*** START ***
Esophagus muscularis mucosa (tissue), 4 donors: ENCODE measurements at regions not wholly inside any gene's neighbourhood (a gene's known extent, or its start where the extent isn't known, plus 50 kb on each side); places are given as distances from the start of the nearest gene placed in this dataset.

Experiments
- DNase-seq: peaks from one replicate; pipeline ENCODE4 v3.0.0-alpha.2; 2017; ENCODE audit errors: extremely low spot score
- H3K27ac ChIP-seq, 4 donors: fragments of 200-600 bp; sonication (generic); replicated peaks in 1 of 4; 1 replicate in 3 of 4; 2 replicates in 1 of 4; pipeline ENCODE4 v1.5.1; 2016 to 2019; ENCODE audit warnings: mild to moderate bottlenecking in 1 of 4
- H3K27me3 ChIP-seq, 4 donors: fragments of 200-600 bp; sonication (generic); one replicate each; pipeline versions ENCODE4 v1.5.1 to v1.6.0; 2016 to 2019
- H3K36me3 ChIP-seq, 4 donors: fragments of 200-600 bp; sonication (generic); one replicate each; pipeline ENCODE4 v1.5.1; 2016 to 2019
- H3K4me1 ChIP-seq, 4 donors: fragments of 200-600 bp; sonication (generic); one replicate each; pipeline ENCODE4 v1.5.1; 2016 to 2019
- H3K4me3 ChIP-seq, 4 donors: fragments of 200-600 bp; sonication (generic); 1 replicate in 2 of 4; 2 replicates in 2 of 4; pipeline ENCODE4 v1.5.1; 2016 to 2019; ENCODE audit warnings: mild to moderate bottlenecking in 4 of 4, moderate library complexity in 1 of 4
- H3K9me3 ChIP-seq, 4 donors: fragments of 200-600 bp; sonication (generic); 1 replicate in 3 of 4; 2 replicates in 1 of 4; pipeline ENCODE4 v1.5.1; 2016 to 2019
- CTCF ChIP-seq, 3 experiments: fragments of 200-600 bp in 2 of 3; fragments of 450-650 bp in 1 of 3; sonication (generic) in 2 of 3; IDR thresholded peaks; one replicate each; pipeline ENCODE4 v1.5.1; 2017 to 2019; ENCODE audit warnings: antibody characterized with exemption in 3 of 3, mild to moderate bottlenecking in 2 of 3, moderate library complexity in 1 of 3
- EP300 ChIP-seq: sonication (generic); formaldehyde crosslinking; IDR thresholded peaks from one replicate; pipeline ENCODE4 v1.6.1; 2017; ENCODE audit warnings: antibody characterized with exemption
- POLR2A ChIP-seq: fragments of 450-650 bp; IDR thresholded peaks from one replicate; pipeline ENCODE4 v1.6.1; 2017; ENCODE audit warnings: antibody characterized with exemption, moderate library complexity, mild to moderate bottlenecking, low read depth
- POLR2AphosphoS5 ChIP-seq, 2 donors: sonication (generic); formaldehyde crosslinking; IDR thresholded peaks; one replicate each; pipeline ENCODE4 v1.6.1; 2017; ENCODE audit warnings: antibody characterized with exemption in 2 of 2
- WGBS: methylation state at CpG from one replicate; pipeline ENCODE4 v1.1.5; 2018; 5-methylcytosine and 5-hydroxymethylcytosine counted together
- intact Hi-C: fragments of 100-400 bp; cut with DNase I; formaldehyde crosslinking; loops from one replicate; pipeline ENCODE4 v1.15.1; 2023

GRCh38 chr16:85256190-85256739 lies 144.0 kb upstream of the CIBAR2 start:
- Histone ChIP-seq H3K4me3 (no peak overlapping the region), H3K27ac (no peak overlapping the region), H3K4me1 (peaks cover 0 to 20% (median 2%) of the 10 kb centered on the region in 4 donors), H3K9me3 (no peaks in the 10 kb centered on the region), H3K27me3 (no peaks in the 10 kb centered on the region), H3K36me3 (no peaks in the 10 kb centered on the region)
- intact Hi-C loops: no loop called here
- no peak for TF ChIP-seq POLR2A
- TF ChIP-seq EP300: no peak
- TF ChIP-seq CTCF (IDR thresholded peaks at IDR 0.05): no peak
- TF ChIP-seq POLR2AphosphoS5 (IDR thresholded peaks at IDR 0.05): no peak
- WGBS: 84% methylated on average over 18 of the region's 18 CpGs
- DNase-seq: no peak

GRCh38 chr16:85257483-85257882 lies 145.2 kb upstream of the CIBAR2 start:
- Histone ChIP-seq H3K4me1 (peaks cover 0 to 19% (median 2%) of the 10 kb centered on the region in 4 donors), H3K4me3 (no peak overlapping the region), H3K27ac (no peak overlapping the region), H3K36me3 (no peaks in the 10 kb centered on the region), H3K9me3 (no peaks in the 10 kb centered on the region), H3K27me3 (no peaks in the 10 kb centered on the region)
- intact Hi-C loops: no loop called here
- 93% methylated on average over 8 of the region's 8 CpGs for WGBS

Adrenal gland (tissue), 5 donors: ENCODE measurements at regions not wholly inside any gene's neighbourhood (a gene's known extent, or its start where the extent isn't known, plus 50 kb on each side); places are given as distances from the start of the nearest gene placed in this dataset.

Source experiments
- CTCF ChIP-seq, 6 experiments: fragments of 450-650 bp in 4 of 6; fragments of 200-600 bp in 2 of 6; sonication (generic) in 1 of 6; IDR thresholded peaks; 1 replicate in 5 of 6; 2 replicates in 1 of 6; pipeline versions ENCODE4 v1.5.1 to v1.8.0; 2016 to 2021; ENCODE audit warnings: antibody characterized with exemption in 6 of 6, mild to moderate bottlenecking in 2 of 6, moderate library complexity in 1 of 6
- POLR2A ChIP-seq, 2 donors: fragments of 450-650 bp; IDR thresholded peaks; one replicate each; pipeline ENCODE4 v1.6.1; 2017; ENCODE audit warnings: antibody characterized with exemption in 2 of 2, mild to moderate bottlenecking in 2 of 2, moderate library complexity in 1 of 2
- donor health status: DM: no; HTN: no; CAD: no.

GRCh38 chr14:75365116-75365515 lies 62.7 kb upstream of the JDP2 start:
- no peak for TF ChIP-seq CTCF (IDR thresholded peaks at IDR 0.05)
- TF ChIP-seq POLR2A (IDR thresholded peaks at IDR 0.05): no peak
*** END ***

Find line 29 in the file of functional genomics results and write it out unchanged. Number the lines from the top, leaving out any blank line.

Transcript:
Adrenal gland (tissue), 5 donors: ENCODE measurements at regions not wholly inside any gene's neighbourhood (a gene's known extent, or its start where the extent isn't known, plus 50 kb on each side); places are given as distances from the start of the nearest gene placed in this dataset.